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Feb. 22, 2012 

FDA Should Reject Qnexa, Another Dangerous Diet Pill, Public Citizen Tells Advisory Committee

Qnexa Can Cause Serious Cardiovascular Problems, Should Not Be Approved

WASHINGTON, D.C. –The Food and Drug Administration (FDA) should not approve the proposed diet drug Qnexa because it can cause serious cardiovascular problems, Public Citizen said today in testimony to an FDA advisory committee.

Qnexa (a combination of phentermine, an amphetamine, and topiramate, an anti-seizure medication), causes increased heart rate and may lead to severe cardiovascular problems, such as heart attacks and arrhythmias, as well as birth defects, kidney stones, decreased bone mineral density and memory impairment, Public Citizen said.

The FDA rejected Qnexa, manufactured by Vivus, when it was first up for approval in 2010 because of concerns about the risk of birth defects, including cleft palate (due to the topiramate component) and about cardiovascular risks from phentermine. Public Citizen testified then that the drug should not be approved because these and other risks would be amplified by widespread off-label use. The manufacturer resubmitted data in support of its application, which is being weighed today by the FDA’s Endocrinologic and Metabolic Drugs Advisory Committee.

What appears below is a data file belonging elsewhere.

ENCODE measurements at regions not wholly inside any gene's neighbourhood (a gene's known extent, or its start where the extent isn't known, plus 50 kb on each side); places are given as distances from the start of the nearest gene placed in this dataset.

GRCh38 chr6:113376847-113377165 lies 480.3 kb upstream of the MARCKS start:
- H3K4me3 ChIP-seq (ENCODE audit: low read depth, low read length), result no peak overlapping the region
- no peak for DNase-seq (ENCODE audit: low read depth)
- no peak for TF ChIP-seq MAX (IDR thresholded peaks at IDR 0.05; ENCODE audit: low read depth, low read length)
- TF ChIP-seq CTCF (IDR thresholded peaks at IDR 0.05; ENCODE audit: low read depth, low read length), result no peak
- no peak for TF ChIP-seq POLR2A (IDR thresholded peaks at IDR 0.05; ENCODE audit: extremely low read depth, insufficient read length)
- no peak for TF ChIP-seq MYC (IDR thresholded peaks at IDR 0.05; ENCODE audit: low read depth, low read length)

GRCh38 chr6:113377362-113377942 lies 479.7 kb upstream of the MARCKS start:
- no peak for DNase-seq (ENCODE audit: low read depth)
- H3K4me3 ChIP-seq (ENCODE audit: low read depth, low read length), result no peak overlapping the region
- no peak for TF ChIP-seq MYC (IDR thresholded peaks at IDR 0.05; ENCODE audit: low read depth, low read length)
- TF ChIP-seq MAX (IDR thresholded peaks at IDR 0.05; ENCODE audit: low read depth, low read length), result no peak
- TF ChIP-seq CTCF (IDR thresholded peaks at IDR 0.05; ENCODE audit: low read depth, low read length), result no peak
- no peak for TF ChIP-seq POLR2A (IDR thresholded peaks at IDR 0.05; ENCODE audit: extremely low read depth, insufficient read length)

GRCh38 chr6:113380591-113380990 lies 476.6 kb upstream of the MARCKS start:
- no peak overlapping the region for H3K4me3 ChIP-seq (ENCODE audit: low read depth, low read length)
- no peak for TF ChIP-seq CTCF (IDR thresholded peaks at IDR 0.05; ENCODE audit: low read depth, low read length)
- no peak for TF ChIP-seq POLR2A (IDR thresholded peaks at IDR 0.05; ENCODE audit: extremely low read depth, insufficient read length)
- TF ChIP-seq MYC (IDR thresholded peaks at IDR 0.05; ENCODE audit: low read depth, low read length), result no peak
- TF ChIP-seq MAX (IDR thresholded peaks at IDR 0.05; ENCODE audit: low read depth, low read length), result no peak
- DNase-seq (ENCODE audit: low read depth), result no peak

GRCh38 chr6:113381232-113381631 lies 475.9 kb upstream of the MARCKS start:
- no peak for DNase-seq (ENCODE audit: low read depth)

“Public health cannot tolerate yet another drug approval for a diet drug not accurately assessed for cardiovascular risks, especially in light of suggestive findings of such risks with Qnexa,” said Dr. Sidney Wolfe, director of Public Citizen’s Health Research Group. “The danger of another approved diet drug hitting something vital – the cardiovascular system – is no longer acceptable when it could be prevented by a large clinical trial powered to evaluate such risk prior to approval.”


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